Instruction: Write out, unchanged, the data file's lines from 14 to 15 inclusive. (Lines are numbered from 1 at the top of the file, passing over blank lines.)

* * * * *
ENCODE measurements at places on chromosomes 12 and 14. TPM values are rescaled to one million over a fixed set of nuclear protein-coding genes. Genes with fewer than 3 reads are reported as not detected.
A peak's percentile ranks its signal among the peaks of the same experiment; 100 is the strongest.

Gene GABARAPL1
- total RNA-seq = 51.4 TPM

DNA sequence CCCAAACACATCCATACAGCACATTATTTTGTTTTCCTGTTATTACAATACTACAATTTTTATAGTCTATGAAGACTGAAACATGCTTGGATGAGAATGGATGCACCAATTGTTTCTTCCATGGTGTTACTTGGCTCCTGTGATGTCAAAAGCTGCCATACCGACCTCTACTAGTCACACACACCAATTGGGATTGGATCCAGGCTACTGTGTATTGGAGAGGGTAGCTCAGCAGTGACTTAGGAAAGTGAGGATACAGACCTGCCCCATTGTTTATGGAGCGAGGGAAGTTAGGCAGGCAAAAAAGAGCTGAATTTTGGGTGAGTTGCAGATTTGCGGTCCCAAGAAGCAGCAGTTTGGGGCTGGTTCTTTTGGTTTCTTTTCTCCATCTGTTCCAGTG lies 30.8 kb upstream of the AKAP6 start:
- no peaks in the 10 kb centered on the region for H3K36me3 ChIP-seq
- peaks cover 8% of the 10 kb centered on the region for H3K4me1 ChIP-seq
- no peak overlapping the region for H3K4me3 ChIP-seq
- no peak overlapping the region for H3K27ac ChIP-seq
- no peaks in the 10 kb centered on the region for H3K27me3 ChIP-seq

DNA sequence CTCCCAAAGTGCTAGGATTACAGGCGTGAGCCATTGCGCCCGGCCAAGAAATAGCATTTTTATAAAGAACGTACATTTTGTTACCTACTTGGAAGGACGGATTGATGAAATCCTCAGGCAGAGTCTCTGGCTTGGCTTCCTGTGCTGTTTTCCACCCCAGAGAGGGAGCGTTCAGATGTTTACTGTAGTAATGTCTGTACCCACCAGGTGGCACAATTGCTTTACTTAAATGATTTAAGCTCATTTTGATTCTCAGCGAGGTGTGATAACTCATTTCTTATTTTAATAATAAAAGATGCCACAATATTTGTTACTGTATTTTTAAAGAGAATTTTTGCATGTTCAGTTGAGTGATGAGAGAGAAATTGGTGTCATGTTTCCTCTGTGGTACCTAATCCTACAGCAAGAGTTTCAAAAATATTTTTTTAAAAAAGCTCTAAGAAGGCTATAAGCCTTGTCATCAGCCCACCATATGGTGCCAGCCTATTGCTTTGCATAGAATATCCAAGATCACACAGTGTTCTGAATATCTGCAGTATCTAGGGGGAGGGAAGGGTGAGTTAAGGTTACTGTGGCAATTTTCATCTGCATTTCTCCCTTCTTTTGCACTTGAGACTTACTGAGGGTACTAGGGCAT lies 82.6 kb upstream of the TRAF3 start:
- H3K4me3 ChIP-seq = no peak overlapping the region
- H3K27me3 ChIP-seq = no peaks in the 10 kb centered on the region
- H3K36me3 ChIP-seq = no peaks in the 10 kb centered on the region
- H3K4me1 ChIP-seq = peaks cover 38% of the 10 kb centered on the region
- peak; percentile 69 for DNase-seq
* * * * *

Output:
- H3K36me3 ChIP-seq = no peaks in the 10 kb centered on the region
- H3K4me1 ChIP-seq = peaks cover 38% of the 10 kb centered on the region